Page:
Tennis has a new rivalry.
The developing ‘bad blood’ between Stefans Tsitsipas and Daniil Medvedev took a new twist at the ATP Finals in London.
Tsitsipas celebrated victory over fellow ATP Finals debutant Medvedev like he had won the title on Monday as he finally snapped a jinx against his Russian bogeyman.
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Tsitsipas, the first Greek player to qualify for the season-ender, had lost all five previous matches against Medvedev but he turned the tables in impressive fashion.
His 7-6 (7-5) 6-4 win leaves the 21-year-old well-placed to challenge for a place in the semi-finals and the fact that he beat US Open runner-up Medvedev appears to have made his O2 Arena bow extra sweet.
With contrasting styles and feisty demeanours both are tipped to win grand slam titles and the fact there appears to be 'bad chemistry' between them bodes well for the box office.
Tsitsipas was asked outright why he does not like Medvedev.
"That's a strong statement, I never said I don't like him," he said before describing an incident in a match against Medvedev in Miami last year when words were exchanged.
"I mean, our chemistry definitely isn't the best that you can find on the tour," he said.
"It just happens with people that it's not that you can just like everyone.
"It's not that I hate him. I guess, as he said, we will not go to dinner together. I respect him, for sure."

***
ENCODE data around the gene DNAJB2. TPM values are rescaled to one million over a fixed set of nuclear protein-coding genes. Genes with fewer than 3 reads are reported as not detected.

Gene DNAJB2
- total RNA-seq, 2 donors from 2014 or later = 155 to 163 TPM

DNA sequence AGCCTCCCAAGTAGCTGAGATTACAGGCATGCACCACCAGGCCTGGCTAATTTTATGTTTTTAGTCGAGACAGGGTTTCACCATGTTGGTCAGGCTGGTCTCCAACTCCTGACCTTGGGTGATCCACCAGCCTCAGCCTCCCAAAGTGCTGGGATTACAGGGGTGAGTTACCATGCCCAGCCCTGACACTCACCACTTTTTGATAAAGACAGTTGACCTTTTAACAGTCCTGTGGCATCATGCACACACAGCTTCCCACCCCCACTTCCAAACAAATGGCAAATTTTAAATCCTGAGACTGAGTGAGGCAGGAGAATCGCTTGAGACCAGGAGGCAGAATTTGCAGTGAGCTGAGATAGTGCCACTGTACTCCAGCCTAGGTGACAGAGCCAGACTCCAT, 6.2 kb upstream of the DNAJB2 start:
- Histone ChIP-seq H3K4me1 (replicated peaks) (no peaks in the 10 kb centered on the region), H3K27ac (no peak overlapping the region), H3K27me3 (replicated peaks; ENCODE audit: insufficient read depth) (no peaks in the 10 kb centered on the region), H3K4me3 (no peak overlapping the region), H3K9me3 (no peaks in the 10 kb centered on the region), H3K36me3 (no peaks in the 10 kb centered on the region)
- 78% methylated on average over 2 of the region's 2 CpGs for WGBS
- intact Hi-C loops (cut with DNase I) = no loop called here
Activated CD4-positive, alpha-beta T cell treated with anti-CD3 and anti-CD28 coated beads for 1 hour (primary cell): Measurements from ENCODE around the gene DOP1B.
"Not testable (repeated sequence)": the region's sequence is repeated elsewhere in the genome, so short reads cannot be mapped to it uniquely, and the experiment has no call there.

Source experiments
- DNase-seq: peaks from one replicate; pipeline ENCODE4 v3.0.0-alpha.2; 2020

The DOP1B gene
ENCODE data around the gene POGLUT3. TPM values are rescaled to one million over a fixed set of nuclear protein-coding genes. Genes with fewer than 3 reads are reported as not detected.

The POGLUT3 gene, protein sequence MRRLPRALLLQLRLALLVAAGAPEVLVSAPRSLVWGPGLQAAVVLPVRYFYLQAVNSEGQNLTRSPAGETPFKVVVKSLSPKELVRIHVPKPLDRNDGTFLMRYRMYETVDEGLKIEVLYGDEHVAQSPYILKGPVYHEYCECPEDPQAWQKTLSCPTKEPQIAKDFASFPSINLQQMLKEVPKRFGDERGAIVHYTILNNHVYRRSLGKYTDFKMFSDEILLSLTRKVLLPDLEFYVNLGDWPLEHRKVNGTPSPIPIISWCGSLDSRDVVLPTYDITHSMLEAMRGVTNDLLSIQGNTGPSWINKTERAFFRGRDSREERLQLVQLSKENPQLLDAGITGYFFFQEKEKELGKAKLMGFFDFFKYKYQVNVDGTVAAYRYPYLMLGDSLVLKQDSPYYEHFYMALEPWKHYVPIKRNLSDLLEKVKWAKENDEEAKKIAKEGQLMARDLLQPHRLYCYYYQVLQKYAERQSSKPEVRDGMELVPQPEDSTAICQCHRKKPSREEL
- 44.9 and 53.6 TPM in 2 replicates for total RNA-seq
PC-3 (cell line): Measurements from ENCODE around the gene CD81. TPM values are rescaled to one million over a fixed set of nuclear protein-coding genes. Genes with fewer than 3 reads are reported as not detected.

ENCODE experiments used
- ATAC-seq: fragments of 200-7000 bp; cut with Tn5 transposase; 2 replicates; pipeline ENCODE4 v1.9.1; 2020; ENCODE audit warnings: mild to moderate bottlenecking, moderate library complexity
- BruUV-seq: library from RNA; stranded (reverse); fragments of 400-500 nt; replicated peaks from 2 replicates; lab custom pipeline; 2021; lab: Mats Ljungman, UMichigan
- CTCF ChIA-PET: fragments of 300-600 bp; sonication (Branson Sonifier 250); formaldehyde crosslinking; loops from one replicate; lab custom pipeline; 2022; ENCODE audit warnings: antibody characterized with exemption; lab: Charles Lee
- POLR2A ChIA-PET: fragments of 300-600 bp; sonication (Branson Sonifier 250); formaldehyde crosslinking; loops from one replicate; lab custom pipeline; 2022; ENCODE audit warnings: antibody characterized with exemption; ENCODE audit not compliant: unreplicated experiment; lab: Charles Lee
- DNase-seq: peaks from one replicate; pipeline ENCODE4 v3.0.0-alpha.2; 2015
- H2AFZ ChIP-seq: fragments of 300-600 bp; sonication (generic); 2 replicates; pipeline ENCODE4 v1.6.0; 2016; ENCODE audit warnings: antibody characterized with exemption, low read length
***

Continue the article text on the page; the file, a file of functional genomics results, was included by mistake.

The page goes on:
Tsitsipas celebrates in style
Tsitsipas didn’t hide his excitement after the victory admitting he was craving his first win against the in-form Russian.
"It means more than extra. It's a victory that I craved for a long time now, and it's great that I came in at this moment," world No.6 Tsitsipas, told reporters.
"He's a tough player. He's a very difficult player to face. He's not giving you an easy time when you're out on the court. So it definitely means a lot."
Medvedev, 23, went on an incredible streak after Wimbledon this year, reaching six successive finals, including at Flushing Meadow where he extended Rafael Nadal in a five-set thriller.
His form has cooled since then and although he raised his level against Tsitsipas the momentum was always with the Greek whose free-flowing, all-court style proved popular with the large afternoon crowd in London.
Medvedev played down suggestions that losing to Tsitsipas for the first time stung more, saying he was happy with the way he played after some poor form in the lead-up.
"He was better today, but I felt like I was missing some things," Medvedev said.
"That would frustrate me against any other opponent. Of course, I wanted to make it even bigger head-to-head, but it's the way it is."
With fans and media craving new rivalries to carry the game forward when the sun sets on the golden age of Roger Federer, Nadal and Novak Djokovic, it is understandable that any potential bad blood between players is seized upon.